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As an admin, it bugs me horribly when I personally have network issues I can't explain/get decipher - maybe you guys can shed some light.

Running a MacBook Air with the newest incarnation of Mac OS X (Mavericks), I sometime run into issues with public WiFi Hotspots. Basically, I connect to certain WiFi Hotspot, but don't really get a connection - no IP traffic is going through. Here is what i gathered so far:

In the non-working case, my routing table looks like this:

Shu:~ blitz$ netstat -nr
Routing tables

Internet:
Destination        Gateway            Flags        Refs      Use   Netif Expire
169.254            link#4             UCS             0        0     en0
192.168.182        link#4             UC              0        0     en0
192.168.182        link#4             UCSI            2        0     en0
192.168.182.1      20:4e:7f:8b:36:81  UHLWIir         1      208     en0    992
192.168.182.240    127.0.0.1          UHS             0        0     lo0
192.168.182.255    ff:ff:ff:ff:ff:ff  UHLWbI          0        1     en0

Internet6:
Destination                             Gateway                         Flags         Netif Expire
::1                                     ::1                             UHL             lo0
fe80::%lo0/64                           fe80::1%lo0                     UcI             lo0
fe80::1%lo0                             link#1                          UHLI            lo0
fe80::%en0/64                           link#4                          UCI             en0
fe80::1%en0                             50:7e:5d:95:45:2                UHLWI           en0
fe80::1240:f3ff:fe81:df32%en0           10:40:f3:81:df:32               UHLI            lo0
fe80::26ab:81ff:feb9:1b0%en0            24:ab:81:b9:1:b0                UHLWI           en0
fe80::5a55:caff:fe53:96e6%en0           58:55:ca:53:96:e6               UHLWI           en0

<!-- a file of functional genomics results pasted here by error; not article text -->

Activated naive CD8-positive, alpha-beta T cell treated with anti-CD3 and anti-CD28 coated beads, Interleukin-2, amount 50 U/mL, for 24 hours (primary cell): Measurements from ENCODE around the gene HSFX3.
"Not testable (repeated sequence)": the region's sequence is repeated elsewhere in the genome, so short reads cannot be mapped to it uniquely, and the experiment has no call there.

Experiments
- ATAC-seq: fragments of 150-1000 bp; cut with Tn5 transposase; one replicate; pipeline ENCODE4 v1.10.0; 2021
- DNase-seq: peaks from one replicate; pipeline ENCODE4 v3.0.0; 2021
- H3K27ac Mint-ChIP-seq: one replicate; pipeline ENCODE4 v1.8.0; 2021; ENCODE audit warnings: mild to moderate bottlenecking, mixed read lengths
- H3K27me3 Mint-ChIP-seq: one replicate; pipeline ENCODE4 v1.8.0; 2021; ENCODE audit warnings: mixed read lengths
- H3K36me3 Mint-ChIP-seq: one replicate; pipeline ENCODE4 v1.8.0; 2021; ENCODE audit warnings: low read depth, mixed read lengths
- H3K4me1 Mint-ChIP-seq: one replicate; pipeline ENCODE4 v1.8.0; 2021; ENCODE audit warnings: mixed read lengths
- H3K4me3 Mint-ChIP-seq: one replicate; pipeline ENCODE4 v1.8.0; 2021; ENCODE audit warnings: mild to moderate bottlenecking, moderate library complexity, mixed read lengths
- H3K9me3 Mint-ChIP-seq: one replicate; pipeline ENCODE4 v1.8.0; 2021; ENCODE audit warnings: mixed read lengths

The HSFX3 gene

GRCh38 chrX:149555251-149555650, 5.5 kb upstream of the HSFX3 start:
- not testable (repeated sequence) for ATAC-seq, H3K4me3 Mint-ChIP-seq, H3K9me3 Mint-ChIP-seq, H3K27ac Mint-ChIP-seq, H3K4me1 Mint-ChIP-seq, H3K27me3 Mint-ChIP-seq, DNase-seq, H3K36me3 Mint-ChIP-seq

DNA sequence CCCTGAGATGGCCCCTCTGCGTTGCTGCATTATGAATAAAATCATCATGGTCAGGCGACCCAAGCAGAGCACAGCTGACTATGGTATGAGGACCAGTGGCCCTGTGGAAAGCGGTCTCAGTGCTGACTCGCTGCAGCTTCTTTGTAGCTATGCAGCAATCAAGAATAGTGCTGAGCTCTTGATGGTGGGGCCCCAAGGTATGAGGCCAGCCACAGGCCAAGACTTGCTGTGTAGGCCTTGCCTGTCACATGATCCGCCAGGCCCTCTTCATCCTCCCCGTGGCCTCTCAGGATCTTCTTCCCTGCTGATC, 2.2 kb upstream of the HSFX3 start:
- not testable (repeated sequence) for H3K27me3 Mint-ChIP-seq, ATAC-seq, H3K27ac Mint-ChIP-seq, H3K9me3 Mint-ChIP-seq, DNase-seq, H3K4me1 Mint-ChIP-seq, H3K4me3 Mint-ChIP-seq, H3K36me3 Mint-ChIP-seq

fe80::5e96:9dff:fe70:108a%en0           5c:96:9d:70:10:8a               UHLWI           en0
ff01::%lo0/32                           ::1                             UmCI            lo0
ff01::%en0/32                           link#4                          UmCI            en0
ff02::%lo0/32                           ::1                             UmCI            lo0
ff02::%en0/32                           link#4                          UmCI            en0

A ping to the local router (192.168.182.1) lead to this output:

shu:~ blitz$ ping 192.168.182.1
PING 192.168.182.1 (192.168.182.1): 56 data bytes
64 bytes from 192.168.182.1: icmp_seq=0 ttl=64 time=3.026 ms
64 bytes from 192.168.182.1: icmp_seq=0 ttl=64 time=3.323 ms (DUP!)
64 bytes from 192.168.182.1: icmp_seq=1 ttl=64 time=3.147 ms
64 bytes from 192.168.182.1: icmp_seq=1 ttl=64 time=3.227 ms (DUP!)
64 bytes from 192.168.182.1: icmp_seq=2 ttl=64 time=3.085 ms
64 bytes from 192.168.182.1: icmp_seq=2 ttl=64 time=3.975 ms (DUP!)

And the corresponding tcpdump during the ping shows this:

Shu:~ blitz$ sudo tcpdump
tcpdump: data link type PKTAP
tcpdump: verbose output suppressed, use -v or -vv for full protocol decode
listening on pktap, link-type PKTAP (Packet Tap), capture size 65535 bytes
12:59:19.180358 IP 192.168.182.240 > 192.168.182.1: ICMP echo request, id 30483, seq 223, length 64
12:59:19.183449 IP 192.168.182.1 > 192.168.182.240: ICMP echo reply, id 30483, seq 223, length 64
12:59:19.183530 IP 192.168.182.1 > 192.168.182.240: ICMP echo reply, id 30483, seq 223, length 64
12:59:20.181503 IP 192.168.182.240 > 192.168.182.1: ICMP echo request, id 30483, seq 224, length 64
12:59:20.184755 IP 192.168.182.1 > 192.168.182.240: ICMP echo reply, id 30483, seq 224, length 64
12:59:20.184758 IP 192.168.182.1 > 192.168.182.240: ICMP echo reply, id 30483, seq 224, length 64

Now, when the connection works (which it sometimes does or which it does with other WiFis) I see this routing table:

shu:~ blitz$ netstat -nr
Routing tables

Internet:
Destination        Gateway            Flags        Refs      Use   Netif Expire
default            192.168.1.1        UGSc           33        5     en0
169.254            link#4             UCS             0        0     en0
192.168.1          link#4             UCS             2        0     en0
192.168.1.1        84:7a:88:66:c5:79  UHLWIir        34       66     en0   1170
192.168.1.150      127.0.0.1          UHS             1       25     lo0
192.168.1.255      ff:ff:ff:ff:ff:ff  UHLWbI          0       16     en0

My guess it the duplicated 192.168.182 line in the first netstat - but first of all, how does it get there, second what does it really do and third how do I get rid of it (besides rebooting, which is just crude :))

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migrated from serverfault.com Feb 16 at 14:00

This question came from our site for professional system and network administrators.

    
It's not you, it's the hotspot. Two machines are replying to its IP address. This is going to cause all sorts of chaos. –  Michael Hampton Feb 16 at 14:02
    
Nope, can't be it - rebooting my machine, and it works again - with the same IP! That's the really foo'd part about it. –  LordT Feb 16 at 14:15

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